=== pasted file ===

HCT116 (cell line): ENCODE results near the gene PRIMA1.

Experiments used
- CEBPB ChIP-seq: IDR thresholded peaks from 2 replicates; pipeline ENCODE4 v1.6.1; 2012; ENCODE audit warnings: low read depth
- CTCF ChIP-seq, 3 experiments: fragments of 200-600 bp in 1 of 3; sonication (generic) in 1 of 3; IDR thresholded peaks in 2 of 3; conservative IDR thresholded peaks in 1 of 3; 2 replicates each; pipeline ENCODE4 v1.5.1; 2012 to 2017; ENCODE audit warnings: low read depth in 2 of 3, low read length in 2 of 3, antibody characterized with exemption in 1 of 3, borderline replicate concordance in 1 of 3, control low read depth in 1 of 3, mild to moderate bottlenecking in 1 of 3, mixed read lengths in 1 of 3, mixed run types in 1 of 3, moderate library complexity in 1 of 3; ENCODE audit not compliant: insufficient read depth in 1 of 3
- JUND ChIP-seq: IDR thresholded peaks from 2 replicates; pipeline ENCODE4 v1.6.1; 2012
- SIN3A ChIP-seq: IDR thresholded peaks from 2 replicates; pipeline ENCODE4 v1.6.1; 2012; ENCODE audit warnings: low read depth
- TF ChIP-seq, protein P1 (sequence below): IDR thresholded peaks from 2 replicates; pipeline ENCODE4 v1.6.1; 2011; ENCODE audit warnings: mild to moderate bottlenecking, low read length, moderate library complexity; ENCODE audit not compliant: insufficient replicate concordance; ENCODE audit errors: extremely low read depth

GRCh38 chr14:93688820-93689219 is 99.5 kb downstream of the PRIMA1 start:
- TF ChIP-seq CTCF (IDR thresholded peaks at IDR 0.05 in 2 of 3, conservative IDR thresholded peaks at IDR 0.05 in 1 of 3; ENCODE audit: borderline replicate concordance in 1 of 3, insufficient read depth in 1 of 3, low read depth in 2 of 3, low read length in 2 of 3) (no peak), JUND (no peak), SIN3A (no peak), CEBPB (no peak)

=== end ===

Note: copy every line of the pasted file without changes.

HCT116 (cell line): ENCODE results near the gene PRIMA1.

Experiments used
- CEBPB ChIP-seq: IDR thresholded peaks from 2 replicates; pipeline ENCODE4 v1.6.1; 2012; ENCODE audit warnings: low read depth
- CTCF ChIP-seq, 3 experiments: fragments of 200-600 bp in 1 of 3; sonication (generic) in 1 of 3; IDR thresholded peaks in 2 of 3; conservative IDR thresholded peaks in 1 of 3; 2 replicates each; pipeline ENCODE4 v1.5.1; 2012 to 2017; ENCODE audit warnings: low read depth in 2 of 3, low read length in 2 of 3, antibody characterized with exemption in 1 of 3, borderline replicate concordance in 1 of 3, control low read depth in 1 of 3, mild to moderate bottlenecking in 1 of 3, mixed read lengths in 1 of 3, mixed run types in 1 of 3, moderate library complexity in 1 of 3; ENCODE audit not compliant: insufficient read depth in 1 of 3
- JUND ChIP-seq: IDR thresholded peaks from 2 replicates; pipeline ENCODE4 v1.6.1; 2012
- SIN3A ChIP-seq: IDR thresholded peaks from 2 replicates; pipeline ENCODE4 v1.6.1; 2012; ENCODE audit warnings: low read depth
- TF ChIP-seq, protein P1 (sequence below): IDR thresholded peaks from 2 replicates; pipeline ENCODE4 v1.6.1; 2011; ENCODE audit warnings: mild to moderate bottlenecking, low read length, moderate library complexity; ENCODE audit not compliant: insufficient replicate concordance; ENCODE audit errors: extremely low read depth

GRCh38 chr14:93688820-93689219 is 99.5 kb downstream of the PRIMA1 start:
- TF ChIP-seq CTCF (IDR thresholded peaks at IDR 0.05 in 2 of 3, conservative IDR thresholded peaks at IDR 0.05 in 1 of 3; ENCODE audit: borderline replicate concordance in 1 of 3, insufficient read depth in 1 of 3, low read depth in 2 of 3, low read length in 2 of 3) (no peak), JUND (no peak), SIN3A (no peak), CEBPB (no peak)